- The Washington Times - Thursday, July 26, 2001

While not as cerebral as Olivier Assayas's conceptual 1996 movie-biz comedy "Irma Vep" but far funnier than David Mamet's surprisingly flat "State and Main," Jean-Philippe Toussaint's The Ice Rink cleverly details the travails suffered by supremely patient film director Tom Novembre as he tries to get his hockey-themed drama "Dolores," (a) in the can, and (b) screened at the Venice Film Festival. It's our …
Video pick of the week

In "The Ice Rink," new from Kino Video (priced for rental VHS, also available on DVD), Mr. Novembre's task is complicated by the presence of a roughneck Lithuanian hockey team with a confused interpreter, temperamental starlet Dolores Chaplin (Charlie's foxy granddaughter), American actor Bruce Campbell, intrusive TV cameramen documenting the film-in-progress and, above all, the treacherous rink itself, an icy expanse the skate-equipped actors and crew never quite learn to negotiate.
While admirably avoiding broad or gross-out humor, Mr. Toussaint's approach is occasionally a tad too low-key to mine his premise (one tailor-made for Buster Keaton in his prime) for its maximum mirth potential. Still, at a streamlined 80 minutes, "The Ice Rink" moves at a brisk pace and furnishes enough amusement to please behind-the-scenes celluloid-comedy buffs.
And, it goes without saying, fans of cult genre actor Bruce Campbell (of "Evil Dead" and "Adventures of Brisco County Jr.") will want to check out their fave's deft, change-of-pace antics as the ruggedly handsome American actor hired to give added international star power. The DVD edition of "The Ice Rink" includes coming-attraction trailers for eight additional foreign films currently in Kino's collection.
Collector's corner: DVD division

In vintage DVD developments, Paramount adds a quintet of classic titles to its growing DVD roster next month: Michael Caine plays Len Deighton's savvy secret agent Harry Palmer in Funeral in Berlin. The late, great Steve McQueen makes his film farewell as a modern bounty hunter in The Hunter.
More: Dustin Hoffman suffers orthodontic indignities at the hands and drills of Nazi dentist Sir Laurence Olivier in Marathon Man. Mary Tyler Moore, Donald Sutherland and Timothy Hutton experience extreme angst in Ordinary People.
Paramount digs deeper into its vaults for 1951's A Place in the Sun, director George Stevens' acclaimed screen translation of Theodore Dreiser's novel "An American Tragedy," featuring indelible performances by Montgomery Clift, Elizabeth Taylor and Shelley Winters. The discs will be tagged at $29.99 each.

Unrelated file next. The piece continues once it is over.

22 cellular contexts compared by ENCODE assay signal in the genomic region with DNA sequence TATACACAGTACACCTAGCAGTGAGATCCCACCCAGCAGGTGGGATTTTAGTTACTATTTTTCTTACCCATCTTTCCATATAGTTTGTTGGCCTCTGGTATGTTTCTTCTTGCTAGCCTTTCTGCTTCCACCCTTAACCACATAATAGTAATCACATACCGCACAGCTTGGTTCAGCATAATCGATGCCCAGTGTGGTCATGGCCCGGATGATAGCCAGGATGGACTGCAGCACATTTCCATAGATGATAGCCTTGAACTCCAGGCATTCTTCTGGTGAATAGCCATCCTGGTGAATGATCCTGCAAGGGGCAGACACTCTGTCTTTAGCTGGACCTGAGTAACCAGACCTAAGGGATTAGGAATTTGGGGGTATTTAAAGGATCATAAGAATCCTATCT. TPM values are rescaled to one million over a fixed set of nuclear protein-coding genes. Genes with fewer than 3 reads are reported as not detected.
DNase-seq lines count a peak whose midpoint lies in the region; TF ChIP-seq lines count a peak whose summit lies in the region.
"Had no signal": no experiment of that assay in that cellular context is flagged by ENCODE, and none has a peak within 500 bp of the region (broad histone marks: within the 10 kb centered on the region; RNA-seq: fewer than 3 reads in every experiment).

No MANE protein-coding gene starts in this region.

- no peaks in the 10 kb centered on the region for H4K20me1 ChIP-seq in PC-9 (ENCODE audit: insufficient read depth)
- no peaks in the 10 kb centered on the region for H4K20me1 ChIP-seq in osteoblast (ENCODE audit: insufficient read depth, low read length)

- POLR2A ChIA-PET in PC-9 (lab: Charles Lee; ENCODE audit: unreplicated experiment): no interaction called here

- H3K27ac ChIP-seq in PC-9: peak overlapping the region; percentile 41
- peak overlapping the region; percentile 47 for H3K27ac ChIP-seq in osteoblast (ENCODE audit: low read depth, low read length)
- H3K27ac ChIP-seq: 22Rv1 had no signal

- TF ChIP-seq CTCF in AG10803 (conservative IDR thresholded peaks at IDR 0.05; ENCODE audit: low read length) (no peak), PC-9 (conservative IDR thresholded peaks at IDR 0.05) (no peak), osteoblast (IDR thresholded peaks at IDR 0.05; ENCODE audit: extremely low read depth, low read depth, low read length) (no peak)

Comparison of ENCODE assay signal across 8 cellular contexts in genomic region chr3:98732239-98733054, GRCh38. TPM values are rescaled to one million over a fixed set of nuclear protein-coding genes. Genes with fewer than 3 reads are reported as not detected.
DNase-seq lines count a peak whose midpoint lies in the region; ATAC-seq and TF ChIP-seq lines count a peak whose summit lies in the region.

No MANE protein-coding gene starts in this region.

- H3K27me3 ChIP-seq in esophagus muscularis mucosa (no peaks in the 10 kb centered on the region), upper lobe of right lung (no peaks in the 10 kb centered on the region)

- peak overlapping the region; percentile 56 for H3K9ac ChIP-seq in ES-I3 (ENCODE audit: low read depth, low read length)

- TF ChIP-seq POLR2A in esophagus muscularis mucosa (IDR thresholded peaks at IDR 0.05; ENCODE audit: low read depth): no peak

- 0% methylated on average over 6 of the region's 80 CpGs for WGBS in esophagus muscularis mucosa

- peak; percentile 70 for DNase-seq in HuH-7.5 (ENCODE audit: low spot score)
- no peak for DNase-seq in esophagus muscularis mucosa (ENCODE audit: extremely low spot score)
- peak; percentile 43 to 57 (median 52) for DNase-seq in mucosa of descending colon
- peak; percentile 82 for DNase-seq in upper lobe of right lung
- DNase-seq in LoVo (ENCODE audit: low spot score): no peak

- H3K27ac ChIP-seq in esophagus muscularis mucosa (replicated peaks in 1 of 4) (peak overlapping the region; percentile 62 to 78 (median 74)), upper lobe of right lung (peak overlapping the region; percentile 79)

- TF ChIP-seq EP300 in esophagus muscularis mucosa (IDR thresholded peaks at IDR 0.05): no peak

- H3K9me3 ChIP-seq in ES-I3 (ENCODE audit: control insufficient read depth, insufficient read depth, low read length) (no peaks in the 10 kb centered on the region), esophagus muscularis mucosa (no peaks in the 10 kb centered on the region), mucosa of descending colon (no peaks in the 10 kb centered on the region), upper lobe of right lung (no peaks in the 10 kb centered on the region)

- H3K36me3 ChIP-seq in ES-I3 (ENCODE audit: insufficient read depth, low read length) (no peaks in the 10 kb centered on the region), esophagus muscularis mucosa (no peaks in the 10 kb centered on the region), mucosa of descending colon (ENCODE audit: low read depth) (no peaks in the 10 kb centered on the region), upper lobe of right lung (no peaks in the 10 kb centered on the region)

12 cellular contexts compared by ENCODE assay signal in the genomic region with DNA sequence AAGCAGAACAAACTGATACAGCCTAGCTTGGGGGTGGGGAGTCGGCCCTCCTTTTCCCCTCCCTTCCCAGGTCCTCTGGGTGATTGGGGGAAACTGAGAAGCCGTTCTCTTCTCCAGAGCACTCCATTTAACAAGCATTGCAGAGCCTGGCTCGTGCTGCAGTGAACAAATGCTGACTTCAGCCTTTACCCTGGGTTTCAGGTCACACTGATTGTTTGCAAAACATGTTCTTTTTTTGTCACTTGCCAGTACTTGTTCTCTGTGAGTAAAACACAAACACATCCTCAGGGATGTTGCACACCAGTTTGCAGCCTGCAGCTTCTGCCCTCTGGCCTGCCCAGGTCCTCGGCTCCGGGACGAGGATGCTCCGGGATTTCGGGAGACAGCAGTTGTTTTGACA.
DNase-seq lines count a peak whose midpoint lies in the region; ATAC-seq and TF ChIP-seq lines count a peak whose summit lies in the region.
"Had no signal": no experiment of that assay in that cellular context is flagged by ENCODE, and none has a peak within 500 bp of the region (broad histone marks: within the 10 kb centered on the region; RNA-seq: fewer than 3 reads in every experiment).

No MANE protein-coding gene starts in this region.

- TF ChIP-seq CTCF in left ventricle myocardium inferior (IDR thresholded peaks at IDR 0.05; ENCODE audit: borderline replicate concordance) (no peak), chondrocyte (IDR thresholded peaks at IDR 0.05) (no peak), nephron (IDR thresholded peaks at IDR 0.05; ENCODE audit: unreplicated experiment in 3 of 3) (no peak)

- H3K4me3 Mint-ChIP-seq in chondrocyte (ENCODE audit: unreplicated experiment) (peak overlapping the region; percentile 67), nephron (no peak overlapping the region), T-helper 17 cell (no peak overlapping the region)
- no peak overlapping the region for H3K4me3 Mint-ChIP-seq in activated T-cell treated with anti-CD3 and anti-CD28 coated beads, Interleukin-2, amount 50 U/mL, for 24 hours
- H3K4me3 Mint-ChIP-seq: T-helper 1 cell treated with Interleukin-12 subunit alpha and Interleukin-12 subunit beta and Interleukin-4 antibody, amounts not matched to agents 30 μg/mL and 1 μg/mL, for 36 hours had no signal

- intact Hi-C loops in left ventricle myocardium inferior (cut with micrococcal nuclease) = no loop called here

Columbia/TriStar, meanwhile, introduces Richard Attenborough's multiple-Oscar-winning biographical epic Gandhi, starring Ben Kingsley, Candice Bergen and John Gielgud, to DVD ($24.95) later next month.
Half-price horrors

In fear-video developments, Artisan Entertainment joins the early Halloween rush by repricing a quartet of high-profile chillers. Slimmed to $9.98 each VHS ($19.98 each DVD) are the original Blair Witch Project; Roman Polanski's occult thriller The Ninth Gate, starring Johnny Depp and Frank Langella; and the underrated Stir of Echoes, a neat supernatural thriller with Kevin Bacon as a man saddled with a sudden case of second sight. Artisan also reissues Blair Witch 2: Book of Shadows ($14.98 VHS, $19.98 DVD).
Winstar winners

The foreign and indie specialists at Winstar Entertainment go the sell-through route with a trio of titles next month: Norman Reedus, Chad Lowe and Sybil Temchen headline in the coming-of-age drama Floating. French filmmaker Cedric Kahn explores the limits of obsessive love in L'Ennui. Director Hou Hsiaio-hsien examines the life of famed Taiwanese puppeteer Li Tien-hu in the acclaimed Chinese import The Puppetmaster ($19.98 VHS, $24.95 DVD each).
Bren there, done that

Meanwhile, on the all-important Brendan Fraser front, 20th Century Fox announces an early August date for the elaborate live-action/ animation mix Monkeybone. Universal plans an early-October launch for the summer blockbuster The Mummy Returns. Both will be priced for rental VHS and also available on DVD.
Phan mail

Dear Phantom: Some time in the past year a mint or remastered print of Visconti's The Leopard was presented in New York City. Any chance it will soon appear on DVD or VHS? It is one of my favorites and a great film.
Herb Shank, Hanover, Pa.
I have not heard of any official announcements as yet, but when a print is remastered for theatrical reissue, there's usually a strong chance it will surface on home video, and "The Leopard" would certainly lend itself to a gala DVD treatment.

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